Resources used textiles

Used textiles require very careful handling when it comes to collecting and sorting. Unlike collected mixed material streams like lightweight packaging or paper, wearable used textiles are directly being reused as a component of the collected mix. Improper handling, either because of poor expertise or because of using inappropriate machinery, leads to a significant reduction of the amount of wearable second-hand clothing.

Over 70% of the world’s population are using second-hand clothing.1 Reusing abroad does not compete with local economies, although this is often claimed. Instead, it rather allows an affordable access to high-quality textiles. If the needs for second-hand clothing were to be met by primary raw materials, it would have a crucial influence on the environment and global resources.


Recycling textiles is active environment protection

For every reused textile, necessary resources and harmful substances are being needed during the primary production. The selected examples below serve to illustrate this:

  • Besides the extremely high space demands2 (67 ha per ton), the production of 1 kg cotton fibres requires approx. 22,000 to 25,000 litre water.3
  • Cotton production requires approx. 11% of the total use of pesticides and 25% of the total use of insecticides worldwide.4
  • About half of the fibres being used for textiles are produced from fossile.5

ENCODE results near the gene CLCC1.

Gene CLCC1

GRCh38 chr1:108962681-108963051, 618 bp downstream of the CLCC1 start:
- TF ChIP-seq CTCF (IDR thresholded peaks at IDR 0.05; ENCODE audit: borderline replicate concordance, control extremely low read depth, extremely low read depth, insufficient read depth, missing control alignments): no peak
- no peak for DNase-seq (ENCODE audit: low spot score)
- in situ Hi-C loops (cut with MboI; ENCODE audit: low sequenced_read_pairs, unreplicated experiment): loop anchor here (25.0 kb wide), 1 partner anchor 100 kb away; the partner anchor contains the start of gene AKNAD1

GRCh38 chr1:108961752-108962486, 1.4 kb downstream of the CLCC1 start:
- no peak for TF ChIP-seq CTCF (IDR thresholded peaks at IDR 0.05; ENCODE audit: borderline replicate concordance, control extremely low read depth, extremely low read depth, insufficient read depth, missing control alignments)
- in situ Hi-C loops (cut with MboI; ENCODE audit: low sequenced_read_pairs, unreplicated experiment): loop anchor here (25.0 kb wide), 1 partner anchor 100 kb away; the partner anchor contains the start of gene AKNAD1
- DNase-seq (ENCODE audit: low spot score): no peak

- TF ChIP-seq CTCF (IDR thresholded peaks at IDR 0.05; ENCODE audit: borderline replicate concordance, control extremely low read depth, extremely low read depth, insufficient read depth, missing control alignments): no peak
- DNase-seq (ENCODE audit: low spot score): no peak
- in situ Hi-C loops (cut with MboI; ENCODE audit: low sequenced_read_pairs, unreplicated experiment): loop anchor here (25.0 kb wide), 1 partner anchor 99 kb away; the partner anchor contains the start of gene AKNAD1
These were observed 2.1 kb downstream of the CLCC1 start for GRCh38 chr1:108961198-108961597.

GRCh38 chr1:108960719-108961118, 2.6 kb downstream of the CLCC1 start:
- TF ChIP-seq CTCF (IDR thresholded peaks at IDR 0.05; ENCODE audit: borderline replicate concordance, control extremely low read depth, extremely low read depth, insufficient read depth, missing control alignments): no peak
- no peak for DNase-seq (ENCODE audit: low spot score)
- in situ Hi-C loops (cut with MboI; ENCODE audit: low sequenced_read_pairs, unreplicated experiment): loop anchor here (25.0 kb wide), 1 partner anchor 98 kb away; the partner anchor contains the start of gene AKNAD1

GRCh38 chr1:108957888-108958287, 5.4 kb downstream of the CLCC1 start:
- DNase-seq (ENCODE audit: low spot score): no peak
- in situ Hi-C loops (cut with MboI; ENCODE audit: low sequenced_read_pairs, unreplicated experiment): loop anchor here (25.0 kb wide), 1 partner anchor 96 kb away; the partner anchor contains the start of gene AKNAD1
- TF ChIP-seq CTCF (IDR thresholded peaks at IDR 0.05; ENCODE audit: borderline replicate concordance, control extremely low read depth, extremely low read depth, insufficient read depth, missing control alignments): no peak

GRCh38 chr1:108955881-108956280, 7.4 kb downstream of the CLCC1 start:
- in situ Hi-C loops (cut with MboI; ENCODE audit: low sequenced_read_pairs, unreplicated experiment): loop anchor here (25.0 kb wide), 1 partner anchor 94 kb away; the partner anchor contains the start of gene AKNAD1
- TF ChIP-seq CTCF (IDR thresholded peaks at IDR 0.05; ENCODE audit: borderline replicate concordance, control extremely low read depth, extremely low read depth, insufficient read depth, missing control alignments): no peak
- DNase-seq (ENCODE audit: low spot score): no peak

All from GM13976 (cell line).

• (Preparation for) Reusing a t-shirt alone saves 2,5 kg CO2-eq.6

Reusing used textiles is a crucial part for conserving resources, saving energy, reducing water consumption and minimising the use of harmful substances


Our aim

It is our objective as the GftZ to achieve the best value and high-quality recycling of used textiles following the prioritisation according to the waste hierarchy.


That is:

  • Wearable used textiles and shoes are reused and sold as second-hand clothing afterwards.
  • Non-wearable used textiles are processed further and recycled.
  • Unrecyclable used textiles are processed by energetic recovery.
  • Residues and foreign materials are disposed properly.




1 www.wasteonline.org.uk

2 Industrievereinigung Chemiefaser e.V., www.ivc-ev.de

3 Engelhardt: The Fibre Year 2009/2010 – A World Survey on Textile Nonwovens Industry, 2010

4 Kooistra, K.; Termorshuizen, A.: The Sustainability of cotton, 2006

5 Engelhardt 2010, s.o.

6 WRAP: Benifits of Reuse, Case Study: Clothing, November 2011